Want to learn Multithreading in Java, but didn’t find a reliable source? Then, you’ve landed on the right page where we will show the best information about multithreading in Java. But, before diving into the main points, let’s discuss the term thread. A thread is the smallest part of the process which works concurrently with the other parts. All the threads have their own path of execution which means if something wrong happens in one thread, it will not affect the execution of the other threads.
But, what does multithreading means? Is it the process of creating threads or something else? Is it easy to do or not? There might be a lot of questions that may be popping into your mind. Therefore, we have tried to answer them all in this ultimate blog post. Here’s the information which you must know about multithreading in Java:
What is Multithreading in Java?
Multithreading in Java is a process that allows you to develop multi-threaded programs in Java. A multi-threaded program means which contains two or more threads concurrently running at the same time. Each of them handles a separate task using the available resources of your computer. It works optimally and you can expect the best performance especially when your computer has multiple CPUs. This process is crafted to achieve multitasking on your computer.
In this modern world, computers have multiple CPUs and each CPU can work on 1 thread. For instance, if your computer has 4 CPUs with hyper-threading technologies, then your code could potentially run 8 different threads at the same time. You can also improve and remove the implications by introducing multithreading to it.
Life Cycle of a Thread in Java
A thread goes through different stages during the process of its development. It goes through the stage where it born, started, run, and then dies. The whole process completes in just a few seconds. But, how all these things work? Are there any implications during the process? Let’s get answers to these questions in the following sections given below:
- New – A new thread begins its life as soon as it’s created. It remains at this stage until the whole process comes to its initial stage. It is also known as the Born thread.
- Initial Run – Once a new thread is developed, it’s ready to be executed. After it gets started, it becomes runnable and In this stage, the thread is considered to be executing its task.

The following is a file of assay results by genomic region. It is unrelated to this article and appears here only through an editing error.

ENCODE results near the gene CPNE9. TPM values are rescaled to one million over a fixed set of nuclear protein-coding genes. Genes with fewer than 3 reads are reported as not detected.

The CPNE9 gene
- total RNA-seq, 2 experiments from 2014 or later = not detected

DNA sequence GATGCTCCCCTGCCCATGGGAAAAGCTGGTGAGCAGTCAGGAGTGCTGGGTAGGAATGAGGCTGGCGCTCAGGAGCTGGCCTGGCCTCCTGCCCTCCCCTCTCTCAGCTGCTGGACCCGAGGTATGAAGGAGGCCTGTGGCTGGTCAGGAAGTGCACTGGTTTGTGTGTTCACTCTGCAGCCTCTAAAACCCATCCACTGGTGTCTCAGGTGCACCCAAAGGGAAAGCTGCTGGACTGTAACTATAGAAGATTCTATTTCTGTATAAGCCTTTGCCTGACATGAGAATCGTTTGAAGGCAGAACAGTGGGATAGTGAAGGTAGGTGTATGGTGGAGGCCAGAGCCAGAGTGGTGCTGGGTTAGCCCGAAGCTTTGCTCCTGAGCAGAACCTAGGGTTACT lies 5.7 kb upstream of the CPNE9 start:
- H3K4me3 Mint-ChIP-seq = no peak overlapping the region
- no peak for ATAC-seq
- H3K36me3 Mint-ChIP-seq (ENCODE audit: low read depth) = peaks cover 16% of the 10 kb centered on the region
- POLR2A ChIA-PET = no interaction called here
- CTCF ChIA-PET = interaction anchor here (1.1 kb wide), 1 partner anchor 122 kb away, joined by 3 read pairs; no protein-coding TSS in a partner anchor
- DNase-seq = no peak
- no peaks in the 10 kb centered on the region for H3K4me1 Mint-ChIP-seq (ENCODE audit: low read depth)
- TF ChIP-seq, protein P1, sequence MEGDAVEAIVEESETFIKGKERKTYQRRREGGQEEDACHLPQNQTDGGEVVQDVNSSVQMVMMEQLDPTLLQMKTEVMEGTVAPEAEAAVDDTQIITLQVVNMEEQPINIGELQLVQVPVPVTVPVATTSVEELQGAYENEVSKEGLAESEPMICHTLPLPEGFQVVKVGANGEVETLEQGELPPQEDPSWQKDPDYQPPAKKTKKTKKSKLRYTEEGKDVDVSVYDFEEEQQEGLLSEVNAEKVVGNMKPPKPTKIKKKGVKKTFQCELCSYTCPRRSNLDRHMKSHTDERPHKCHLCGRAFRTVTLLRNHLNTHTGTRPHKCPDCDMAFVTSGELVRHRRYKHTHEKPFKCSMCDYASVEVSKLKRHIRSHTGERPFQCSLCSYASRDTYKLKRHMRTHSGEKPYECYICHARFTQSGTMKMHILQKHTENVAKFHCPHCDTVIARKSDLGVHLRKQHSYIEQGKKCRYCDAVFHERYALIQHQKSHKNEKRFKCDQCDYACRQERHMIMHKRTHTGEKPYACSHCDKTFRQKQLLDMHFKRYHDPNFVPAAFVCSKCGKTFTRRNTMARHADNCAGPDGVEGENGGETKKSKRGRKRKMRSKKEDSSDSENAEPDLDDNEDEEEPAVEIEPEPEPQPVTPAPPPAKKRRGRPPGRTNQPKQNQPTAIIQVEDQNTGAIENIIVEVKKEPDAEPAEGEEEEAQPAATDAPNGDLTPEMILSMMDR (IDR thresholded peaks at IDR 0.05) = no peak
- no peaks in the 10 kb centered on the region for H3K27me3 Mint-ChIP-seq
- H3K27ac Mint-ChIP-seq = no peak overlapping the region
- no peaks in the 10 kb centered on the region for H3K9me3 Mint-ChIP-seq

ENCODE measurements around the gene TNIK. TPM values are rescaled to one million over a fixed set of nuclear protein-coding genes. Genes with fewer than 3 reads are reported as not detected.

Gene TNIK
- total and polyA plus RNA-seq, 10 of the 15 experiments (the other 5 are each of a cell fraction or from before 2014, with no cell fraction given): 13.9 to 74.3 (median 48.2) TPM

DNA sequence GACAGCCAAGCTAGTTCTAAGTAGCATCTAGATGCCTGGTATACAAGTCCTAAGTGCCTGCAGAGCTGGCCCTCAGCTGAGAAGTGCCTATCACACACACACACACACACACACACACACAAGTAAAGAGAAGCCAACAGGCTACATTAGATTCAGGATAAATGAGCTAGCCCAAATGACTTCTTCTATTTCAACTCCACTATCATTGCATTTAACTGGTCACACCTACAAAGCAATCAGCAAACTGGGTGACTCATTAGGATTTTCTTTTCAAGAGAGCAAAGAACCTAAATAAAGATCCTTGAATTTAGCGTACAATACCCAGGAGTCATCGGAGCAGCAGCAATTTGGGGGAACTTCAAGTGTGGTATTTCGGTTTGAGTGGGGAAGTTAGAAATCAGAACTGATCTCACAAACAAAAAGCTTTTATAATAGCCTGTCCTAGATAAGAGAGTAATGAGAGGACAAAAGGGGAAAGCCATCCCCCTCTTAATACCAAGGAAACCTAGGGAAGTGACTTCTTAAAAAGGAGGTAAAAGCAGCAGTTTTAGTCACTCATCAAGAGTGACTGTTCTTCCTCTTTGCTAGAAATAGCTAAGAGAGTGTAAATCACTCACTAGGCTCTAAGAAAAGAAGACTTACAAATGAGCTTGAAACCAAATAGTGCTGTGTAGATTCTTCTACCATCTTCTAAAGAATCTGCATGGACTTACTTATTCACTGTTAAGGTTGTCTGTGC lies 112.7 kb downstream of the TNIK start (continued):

- Waiting – Sometimes, a thread goes into the stage of waiting where it allows the other thread to execute its task. It goes to the running stage back when the other thread signals the waiting thread to execute its task again.
- Terminated – Lastly, when the thread has completed its execution task, then it’s said to be terminated or dead.
How Do We can Develop a Thread?
There are two methods that you can use to create a thread. But while we are going through the process, we found one method to be easier than the other. In that method, you can develop a thread by implementing a runnable interface. Following are the steps which you can follow to develop a thread by implementing a running interface:
Step 1. First of all, you need to implement a run() method which you will get from the Runnable interface. This interface provides you an entry point and you have to put your complete business logic inside this method. Here’s the simple syntax for the run() method:
public void run( )
Step 2. After that, you have to instantiate the thread using the constructor given below:
Thread(Runnable threadObj, String threadName);
In the above code, the “threadObj” is the instance of a class that can implement the Runnable interface and the “thread name” is the name that can be given to a new thread.
Step 3. Once the thread object is created, you just have to run it by calling the “Start()” method which executes a call to run () method. Here’s the simple syntax of the start() method:
Pitfalls of Using Multithreading in Java
There are some problems that arise during the development process of a thread in java. Sometimes, java throws an exception during the process of multithreading in Java. But, you can solve this using Synchronization which allows you to access objects so that no two threads can trample on each other whenever you try to access the object’s properties or resources.
Another problem that may occur during the multithreading process is race conditions. This is the situation when the output is based on some particular set of events, but with java multithreading, this is not so beneficial. This is because you can’t always depend on a particular set of events that may or may not happen according to your expectations. Lastly, I just want to tell you that this is the main problem that usually occurs during the creation process.
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